– Kagi or Naduri Village – Templeton’s No 2 (approx. 8 hours)
Today we climb up and over the shoulder of Mt Bellamy towards our evening camp. There are spectacular views back to Kagi and Efogi. This is the region that the Japanese conducted their infamous lantern parade. Brigadier Potts also ordered an aerial attack along the Kagi Ridge prior to the battle of Brigade Hill and Mission Ridge. You can feel the spirit of the Australian Soldiers as they withdraw down the ridgeline back towards Efogi. We walk past large village gardens with high fences to keep wild pigs out of the crops. Without the vegetables grown in these gardens, villagers would starve, so the prodigious effort in felling, trimming and dragging logs form a 1.5 metre high fence line is a matter of survival. Along part of the razor ridge leading up to Mt Bellamy is open Kunai grass without any tree cover. This cleared areas of the gardens means an exposure for some two hours to the tropical sun. It is not the place to loiter as water consumption increases and the full packs slow movement down.
“Stay behind” pits are scattered along the track, the larger (3 man size) indicate position of a machine gun. Engagement ranges vary from 3-4 metres out to 5 metres. Very close combat indeed!
Mt Bellamy is higher than Mt Kosciusko and the effects of such heights start to wear on the trekkers. Our trek towards camp takes us through an ancient Arctic beech forest with magnificent giant pandanus and beech trees. The camp this night is in the jungle some two hours climb below the crest, it is also the place that we discovered the skeletal remains of 4 Japanese Soldiers from the 41st Regiment killed in an Australian ambush by the 2/16th Battalion between the 3 and 5 September 1942 . An eerie place, as you progress along the track, which is now corridored with trees and vines with moss. The moss hangs in streamers from dead and living trees with little light to pierce the gloom. Until the war, this was a taboo placed and avoided by all. We then start upward to the highest point of the track on Mt Bellamy at 2190m.
We stop at a vantage point called “Kokoda Gap” with magnificent views (on clear days) of the surrounding mountains, the lower part of the Owen Stanley Range and the Yodda valley in the distance. The “Kokoda Gap” is the area that Generals Blamey and Macarthur wanted to dynamite to prevent the Japanese from coming through! This was to be our Thermopylae our 300 Spartans to hold back the ravages of the Japanese Army! Nice plan except the Kokoda Gap is over 12 km wide and all the Spartans were killed! As you could imagine our boys were not real fond of the plan! Planes can be heard droning overhead several times during the day as they make their way through the gap on their way to Kokoda or returning back to Port Moresby. What takes nine days for those walking the Kokoda Trail, an aircraft does in 35 minutes!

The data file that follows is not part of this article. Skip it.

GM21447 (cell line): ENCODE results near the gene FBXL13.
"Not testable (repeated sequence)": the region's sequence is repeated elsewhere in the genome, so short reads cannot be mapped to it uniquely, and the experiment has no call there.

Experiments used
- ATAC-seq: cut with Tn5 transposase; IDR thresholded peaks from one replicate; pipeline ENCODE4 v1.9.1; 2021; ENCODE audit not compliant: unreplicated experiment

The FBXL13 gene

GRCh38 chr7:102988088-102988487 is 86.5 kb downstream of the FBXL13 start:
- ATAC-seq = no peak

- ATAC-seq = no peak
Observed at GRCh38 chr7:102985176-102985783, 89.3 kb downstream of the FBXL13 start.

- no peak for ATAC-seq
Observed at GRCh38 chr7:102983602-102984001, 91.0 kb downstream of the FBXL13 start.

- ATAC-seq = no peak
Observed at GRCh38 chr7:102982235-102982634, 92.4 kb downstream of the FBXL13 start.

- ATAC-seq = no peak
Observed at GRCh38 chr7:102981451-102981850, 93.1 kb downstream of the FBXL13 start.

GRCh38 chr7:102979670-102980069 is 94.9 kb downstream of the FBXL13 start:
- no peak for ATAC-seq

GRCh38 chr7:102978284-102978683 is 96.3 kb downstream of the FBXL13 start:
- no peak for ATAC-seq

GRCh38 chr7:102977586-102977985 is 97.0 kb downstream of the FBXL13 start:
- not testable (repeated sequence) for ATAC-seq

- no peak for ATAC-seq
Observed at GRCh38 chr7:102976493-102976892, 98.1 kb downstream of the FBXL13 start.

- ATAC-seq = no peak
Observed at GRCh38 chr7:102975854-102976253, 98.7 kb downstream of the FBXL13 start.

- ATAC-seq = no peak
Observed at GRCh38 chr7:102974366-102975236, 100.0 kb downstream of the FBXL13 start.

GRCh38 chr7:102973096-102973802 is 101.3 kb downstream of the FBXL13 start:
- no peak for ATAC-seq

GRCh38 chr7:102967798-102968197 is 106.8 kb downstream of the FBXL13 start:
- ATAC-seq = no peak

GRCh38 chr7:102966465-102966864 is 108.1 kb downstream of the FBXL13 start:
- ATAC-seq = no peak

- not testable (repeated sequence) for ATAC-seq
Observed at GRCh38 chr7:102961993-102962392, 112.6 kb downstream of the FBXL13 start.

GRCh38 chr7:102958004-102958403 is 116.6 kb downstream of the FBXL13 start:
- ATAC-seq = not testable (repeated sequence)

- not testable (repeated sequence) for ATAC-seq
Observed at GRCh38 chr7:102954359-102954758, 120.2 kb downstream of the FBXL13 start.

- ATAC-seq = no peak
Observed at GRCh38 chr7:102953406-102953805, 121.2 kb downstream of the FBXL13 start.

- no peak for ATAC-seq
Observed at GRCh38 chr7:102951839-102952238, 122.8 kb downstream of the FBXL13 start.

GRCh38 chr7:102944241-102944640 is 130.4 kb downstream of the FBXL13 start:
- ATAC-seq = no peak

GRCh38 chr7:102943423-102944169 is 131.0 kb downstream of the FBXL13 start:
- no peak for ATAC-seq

The descent from the Kokoda Gap lookout is steep initially, but eases some 3 hours down the Trail to a steady decline toward Iora Creek at Templeton’s Crossing 1. The area is dotted with weapon pits. Major delaying actions were fought here Japanese positions on the North side and Australian positions to the South side of the Creek.
Bridging the creek is by a temporary span masterly constructed by the boys made of logs bundled together. We cross carefully, with dry feet – for a change. The dry foot does not last long as we come upon Templeton’s Crossing Number 2. The muddy track parallels (generally) Iora Creek and is intersected with innumerable small creeks flowing across the track, often in only a short distance, until cascading down into the main creek, Iora. The main creek joins these tributaries and, when Templeton’s Crossing Number 2 is reached, it is a foaming torrent. The noise is constant, amplified by the deep, sharp-sided valley. The deep valley means that the sun sets early in the day. A series of areas were levelled here during the campaign for the construction of store huts, medical post, kitchen (Haus Kook) and other native built buildings, the buildings are long gone, but the level sites stand out from the roughness of the terrain.